Building 2 is located within the 89-acre Sand Point Naval Air Station Landmark District, one of eight landmark districts in the city.


Two Elementary Schools are Seattle’s Newest Landmarks

McGilvra Elementary SchoolSeattle City Council recently approved landmark designation ordinances for two elementary schools. Located in Madison Park and Montlake neighborhoods, both buildings were recognized for their cultural significance, distinct architectural character, and prominent siting within their neighborhoods.

The city’s Landmarks Preservation Board approved the nomination, designation, and controls and incentives for both of these landmarks and provided draft ordinances to City Council. The final step to the process was approval by City Council.

The new landmarks are:

Built in 1913
Architect: Edgar Blair

Built in 1924
Architect: Floyd Naramore

Seattle Department of Neighborhoods Historic Preservation Program is responsible for the designation and protection of more than 400 historic structures, sites, objects, and vessels, as well as seven historic districts located throughout the city. For information on the designation process and to view other city landmarks, visit

South Park Shows UP: Show what you know about South Park!

Please join us for family friendly fun and FREE pizza & tacos on Wednesday, May 27 from 7-9 pm at the South Park Neighborhood Center 8201 10th Ave S, Seattle, WA 98108.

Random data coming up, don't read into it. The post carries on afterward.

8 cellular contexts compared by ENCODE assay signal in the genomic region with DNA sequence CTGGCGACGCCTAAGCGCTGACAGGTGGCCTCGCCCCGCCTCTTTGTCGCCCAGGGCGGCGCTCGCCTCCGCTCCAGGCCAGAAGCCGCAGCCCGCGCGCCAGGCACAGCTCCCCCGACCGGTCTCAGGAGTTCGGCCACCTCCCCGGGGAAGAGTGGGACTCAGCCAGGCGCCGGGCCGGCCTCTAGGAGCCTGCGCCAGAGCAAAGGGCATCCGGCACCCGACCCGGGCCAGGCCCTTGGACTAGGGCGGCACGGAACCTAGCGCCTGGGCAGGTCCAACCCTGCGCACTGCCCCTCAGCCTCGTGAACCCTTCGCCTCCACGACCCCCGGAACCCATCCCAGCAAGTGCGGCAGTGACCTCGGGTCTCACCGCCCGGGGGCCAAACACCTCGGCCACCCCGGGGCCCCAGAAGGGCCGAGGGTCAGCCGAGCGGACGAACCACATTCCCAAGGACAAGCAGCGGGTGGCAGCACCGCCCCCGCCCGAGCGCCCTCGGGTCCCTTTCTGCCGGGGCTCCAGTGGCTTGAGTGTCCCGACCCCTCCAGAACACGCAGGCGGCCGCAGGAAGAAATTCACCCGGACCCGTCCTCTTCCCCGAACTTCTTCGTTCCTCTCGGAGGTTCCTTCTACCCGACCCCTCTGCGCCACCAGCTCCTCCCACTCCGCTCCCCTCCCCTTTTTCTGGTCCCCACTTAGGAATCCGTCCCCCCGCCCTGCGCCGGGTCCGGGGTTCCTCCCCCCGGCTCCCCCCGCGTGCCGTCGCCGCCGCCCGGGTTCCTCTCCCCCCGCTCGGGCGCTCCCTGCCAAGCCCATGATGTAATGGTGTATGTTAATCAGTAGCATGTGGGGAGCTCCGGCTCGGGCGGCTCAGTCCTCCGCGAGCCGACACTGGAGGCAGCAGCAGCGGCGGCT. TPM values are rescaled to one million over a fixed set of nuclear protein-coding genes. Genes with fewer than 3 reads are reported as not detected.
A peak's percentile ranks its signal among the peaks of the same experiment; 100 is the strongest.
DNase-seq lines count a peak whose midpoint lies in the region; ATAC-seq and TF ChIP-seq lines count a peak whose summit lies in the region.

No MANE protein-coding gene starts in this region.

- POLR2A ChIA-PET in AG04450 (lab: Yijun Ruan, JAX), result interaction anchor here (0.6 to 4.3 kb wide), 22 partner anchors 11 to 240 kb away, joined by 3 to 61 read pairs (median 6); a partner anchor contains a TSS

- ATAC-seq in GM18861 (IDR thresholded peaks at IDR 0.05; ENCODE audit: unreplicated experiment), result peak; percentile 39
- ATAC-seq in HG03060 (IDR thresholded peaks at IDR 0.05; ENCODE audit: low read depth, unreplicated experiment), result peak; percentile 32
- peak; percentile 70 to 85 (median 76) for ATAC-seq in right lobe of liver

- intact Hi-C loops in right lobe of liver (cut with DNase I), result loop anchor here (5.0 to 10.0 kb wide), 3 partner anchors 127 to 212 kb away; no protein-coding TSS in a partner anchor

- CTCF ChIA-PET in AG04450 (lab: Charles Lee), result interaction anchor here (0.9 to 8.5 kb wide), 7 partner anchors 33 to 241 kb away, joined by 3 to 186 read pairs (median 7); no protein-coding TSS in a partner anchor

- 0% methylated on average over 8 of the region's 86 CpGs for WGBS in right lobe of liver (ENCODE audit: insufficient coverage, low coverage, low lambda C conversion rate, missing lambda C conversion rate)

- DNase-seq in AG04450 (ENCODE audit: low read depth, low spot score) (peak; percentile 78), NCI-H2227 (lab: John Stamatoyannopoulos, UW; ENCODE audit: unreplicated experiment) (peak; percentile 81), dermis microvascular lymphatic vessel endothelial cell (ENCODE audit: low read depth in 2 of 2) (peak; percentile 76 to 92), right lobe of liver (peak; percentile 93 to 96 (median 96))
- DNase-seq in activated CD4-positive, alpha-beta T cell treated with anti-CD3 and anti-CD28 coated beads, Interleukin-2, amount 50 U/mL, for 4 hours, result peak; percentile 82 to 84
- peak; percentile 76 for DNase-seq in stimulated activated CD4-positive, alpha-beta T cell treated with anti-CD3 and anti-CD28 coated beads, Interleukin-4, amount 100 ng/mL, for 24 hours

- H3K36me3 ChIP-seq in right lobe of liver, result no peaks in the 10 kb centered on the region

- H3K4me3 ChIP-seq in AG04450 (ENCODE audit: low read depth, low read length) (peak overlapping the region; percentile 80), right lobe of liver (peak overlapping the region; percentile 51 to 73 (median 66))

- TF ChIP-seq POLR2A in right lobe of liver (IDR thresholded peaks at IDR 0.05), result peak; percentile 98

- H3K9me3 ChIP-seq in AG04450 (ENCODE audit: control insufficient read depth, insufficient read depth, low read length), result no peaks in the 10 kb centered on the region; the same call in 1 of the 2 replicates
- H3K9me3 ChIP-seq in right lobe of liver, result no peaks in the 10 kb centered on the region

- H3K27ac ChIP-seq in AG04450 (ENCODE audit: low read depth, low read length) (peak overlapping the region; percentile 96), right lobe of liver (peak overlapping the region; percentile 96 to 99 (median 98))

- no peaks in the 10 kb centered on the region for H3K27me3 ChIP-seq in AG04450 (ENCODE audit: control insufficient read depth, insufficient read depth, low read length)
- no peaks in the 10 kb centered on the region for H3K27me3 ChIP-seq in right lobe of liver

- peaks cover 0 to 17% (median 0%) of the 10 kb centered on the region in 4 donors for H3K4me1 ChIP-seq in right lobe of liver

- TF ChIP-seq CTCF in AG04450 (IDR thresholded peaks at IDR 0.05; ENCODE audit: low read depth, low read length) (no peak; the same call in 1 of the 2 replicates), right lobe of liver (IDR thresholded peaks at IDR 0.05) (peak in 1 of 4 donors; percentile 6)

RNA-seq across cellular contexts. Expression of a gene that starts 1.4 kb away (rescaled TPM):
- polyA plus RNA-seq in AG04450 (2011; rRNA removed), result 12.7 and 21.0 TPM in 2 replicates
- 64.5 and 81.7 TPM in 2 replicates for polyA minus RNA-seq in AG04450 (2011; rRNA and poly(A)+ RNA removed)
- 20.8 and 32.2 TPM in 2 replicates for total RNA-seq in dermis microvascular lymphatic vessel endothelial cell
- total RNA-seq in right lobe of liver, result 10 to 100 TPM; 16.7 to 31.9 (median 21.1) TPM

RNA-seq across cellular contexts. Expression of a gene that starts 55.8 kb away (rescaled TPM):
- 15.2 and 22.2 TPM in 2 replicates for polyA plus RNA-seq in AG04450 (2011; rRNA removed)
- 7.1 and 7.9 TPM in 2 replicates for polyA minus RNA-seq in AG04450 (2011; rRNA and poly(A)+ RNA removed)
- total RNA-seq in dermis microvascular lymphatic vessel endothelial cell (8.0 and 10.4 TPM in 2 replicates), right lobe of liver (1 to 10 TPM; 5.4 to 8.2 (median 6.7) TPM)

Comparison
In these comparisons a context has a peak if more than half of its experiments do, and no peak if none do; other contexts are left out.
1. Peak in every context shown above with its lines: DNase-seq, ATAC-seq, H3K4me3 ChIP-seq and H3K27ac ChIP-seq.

Candidates for Seattle City Council District 1 will answer questions to show what they know about the South Park neighborhood and how they plan to represent us. Volunteers will help you register to vote and/or check your address to make sure your registration is current. The entire event is free, open to all, and will be translated into both Spanish and English.

This event is made possible by a Small Sparks award from the Seattle Department of Neighborhoods, support from the Greater Duwamish District Council and hard work from many South Park volunteers.


People’s Academy for Community Engagement Accepting Applications

PACE classSeattle Department of Neighborhoods is accepting applications to the People’s Academy for Community Engagement (PACE), its civic leadership development program for the next wave of community leaders. The program begins this September and runs through September 2016.

During the 12-month program, 26 emerging leaders (18 years and up) will learn hands-on strategies for community building, accessing government, and inclusive engagement from experts in the field. PACE has a strong focus on Seattle’s community and neighborhood organizations, and the city’s governmental structure and processes.

Sessions will be held on the third Thursday of each month from 5:30-9 p.m. at Seattle University. They begin this September and go through next May; then from May through August, participants work in teams with neighborhood groups to plan and implement community projects. Graduation occurs in September of 2016.